Even with all these efforts, the survey reveals a significant gap between corporate ambitions and actions. A full 90 percent of respondents say they want to increase resilience further, and almost three-quarters expect to increase their budget for resilience-related efforts.
Digitalization is being held back by a shortage of available talent. This has prompted companies to shift their efforts from reskilling to outside hiring as the mobility of the workforce has increased since the pandemic.
And, despite recent improvements, many still do not have a complete picture of supply chain activities and risks. These companies, particularly those with complex global chains, will need to extend visibility and transparency deeper into their supplier network
3 Ingredients for Next-level Resiliency
What additional work and investments are needed to reach the next levels of supply chain resiliency? According to analyses of recent survey results, the top requirements include:
- Comprehensive Visibility
Effective Supply chain execution and resiliency can only happen when organizations have a clear picture of each link in their supply chain. Two-thirds of industry leaders have implemented digital dashboards to improve visibility. Still, 45 percent report that they have either no visibility into their upstream supply chain or can see only as far as their tier-one suppliers.
- Supply and Demand Planning
As companies work to address their supply chain visibility issues, the next big challenge is capturing and understanding demand. So far, robust demand planning has not been as widely adopted as visibility, with only 37 percent of companies implementing the practice. McKinsey concludes that those that have taken on robust planning are twice as likely to have avoided the supply chain disruptions of early 2022.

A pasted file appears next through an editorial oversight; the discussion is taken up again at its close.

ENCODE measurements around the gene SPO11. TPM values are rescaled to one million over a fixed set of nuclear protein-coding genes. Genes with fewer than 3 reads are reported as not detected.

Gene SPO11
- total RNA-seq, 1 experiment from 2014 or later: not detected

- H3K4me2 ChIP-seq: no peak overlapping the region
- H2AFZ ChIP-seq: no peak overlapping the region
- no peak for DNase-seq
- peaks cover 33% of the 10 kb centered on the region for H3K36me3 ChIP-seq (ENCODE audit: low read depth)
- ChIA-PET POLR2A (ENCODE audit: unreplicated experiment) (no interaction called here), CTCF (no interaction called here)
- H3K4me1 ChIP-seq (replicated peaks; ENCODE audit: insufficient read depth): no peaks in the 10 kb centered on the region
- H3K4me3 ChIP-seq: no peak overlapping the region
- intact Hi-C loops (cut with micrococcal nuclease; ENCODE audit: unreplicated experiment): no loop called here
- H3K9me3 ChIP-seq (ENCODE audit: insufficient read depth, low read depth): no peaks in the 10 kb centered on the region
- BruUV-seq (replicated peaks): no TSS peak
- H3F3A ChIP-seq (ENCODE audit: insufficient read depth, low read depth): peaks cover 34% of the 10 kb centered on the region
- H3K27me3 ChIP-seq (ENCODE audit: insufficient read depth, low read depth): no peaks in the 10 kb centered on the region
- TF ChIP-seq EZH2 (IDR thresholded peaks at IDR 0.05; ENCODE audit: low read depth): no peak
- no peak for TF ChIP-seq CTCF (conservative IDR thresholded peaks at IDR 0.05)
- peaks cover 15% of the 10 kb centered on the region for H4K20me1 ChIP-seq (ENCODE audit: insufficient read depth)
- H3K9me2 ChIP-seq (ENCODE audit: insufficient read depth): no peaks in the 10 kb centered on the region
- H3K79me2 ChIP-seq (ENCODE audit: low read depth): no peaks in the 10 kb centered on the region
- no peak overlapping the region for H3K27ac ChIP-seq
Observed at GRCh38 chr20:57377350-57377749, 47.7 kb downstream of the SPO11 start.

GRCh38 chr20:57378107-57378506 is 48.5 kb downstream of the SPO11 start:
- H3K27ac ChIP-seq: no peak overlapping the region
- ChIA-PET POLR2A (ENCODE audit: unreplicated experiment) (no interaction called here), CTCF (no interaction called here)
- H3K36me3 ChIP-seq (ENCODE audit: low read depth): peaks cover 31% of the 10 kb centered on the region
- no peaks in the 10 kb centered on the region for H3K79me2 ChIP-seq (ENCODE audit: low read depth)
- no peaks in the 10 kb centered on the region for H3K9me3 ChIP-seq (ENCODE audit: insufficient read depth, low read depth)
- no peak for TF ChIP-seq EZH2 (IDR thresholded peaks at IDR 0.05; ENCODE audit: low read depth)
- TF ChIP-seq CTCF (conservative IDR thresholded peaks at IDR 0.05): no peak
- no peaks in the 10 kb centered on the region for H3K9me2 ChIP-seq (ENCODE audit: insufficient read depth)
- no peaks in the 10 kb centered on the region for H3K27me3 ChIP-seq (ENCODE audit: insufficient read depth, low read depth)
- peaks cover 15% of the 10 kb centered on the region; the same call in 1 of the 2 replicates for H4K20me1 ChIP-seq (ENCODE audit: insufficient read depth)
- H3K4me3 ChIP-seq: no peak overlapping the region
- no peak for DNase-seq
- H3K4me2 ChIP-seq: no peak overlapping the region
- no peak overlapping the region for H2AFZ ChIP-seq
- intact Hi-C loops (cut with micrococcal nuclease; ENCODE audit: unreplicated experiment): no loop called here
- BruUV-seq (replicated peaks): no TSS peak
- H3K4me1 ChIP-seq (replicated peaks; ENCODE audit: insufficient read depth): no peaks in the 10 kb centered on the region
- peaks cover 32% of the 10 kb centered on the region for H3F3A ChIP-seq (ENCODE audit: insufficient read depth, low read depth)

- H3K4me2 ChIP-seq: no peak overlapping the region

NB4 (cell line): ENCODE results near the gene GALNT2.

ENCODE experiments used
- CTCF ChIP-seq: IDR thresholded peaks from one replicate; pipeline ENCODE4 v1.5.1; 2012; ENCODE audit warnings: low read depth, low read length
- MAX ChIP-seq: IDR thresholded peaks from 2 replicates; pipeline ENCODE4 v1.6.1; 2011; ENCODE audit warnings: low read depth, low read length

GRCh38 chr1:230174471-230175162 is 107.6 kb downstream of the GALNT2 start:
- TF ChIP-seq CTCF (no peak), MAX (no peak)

- Accurate, Comprehensive Master Data
A prerequisite to success with visibility and planning initiatives, as well as nearly every other improvement initiative, is comprehensive, accurate and accessible information. Only half of the survey participants categorized the quality of their supply chain planning information as sufficient or high. Many companies have room and need to improve data collection and management processes.
Digital Transformation is Key
Digital tools have been and will continue to be critical to improving supply chain resiliency. Survey results back this up, with more than 90 percent reporting that they invested in digital supply chain technologies last year and 80 percent expecting to continue these investments in 2022 and beyond.
Interestingly, most companies choose to make these investments with their existing solutions providers due to their understanding of the business and the benefits of native integration. This behavior follows the general market shift from specialized point or best-of-breed solutions toward integrated end-to-end solutions.
Supply chain resiliency will remain a key topic for the foreseeable future. Leaders' upcoming priorities include more sophisticated planning, rationalization of networks, and smarter inventory management.
With deep fashion and consumer goods industry expertise and an unparalleled range of industry-focused solutions, CGS’s BlueCherry is uniquely positioned to ensure your success with supply chain visibility, planning and resiliency efforts. To learn more about BlueCherry factory and supply chain management, omnichannel planning, inventory management and many other digital solutions, phone +1 (212) 408-3800 or visit our website.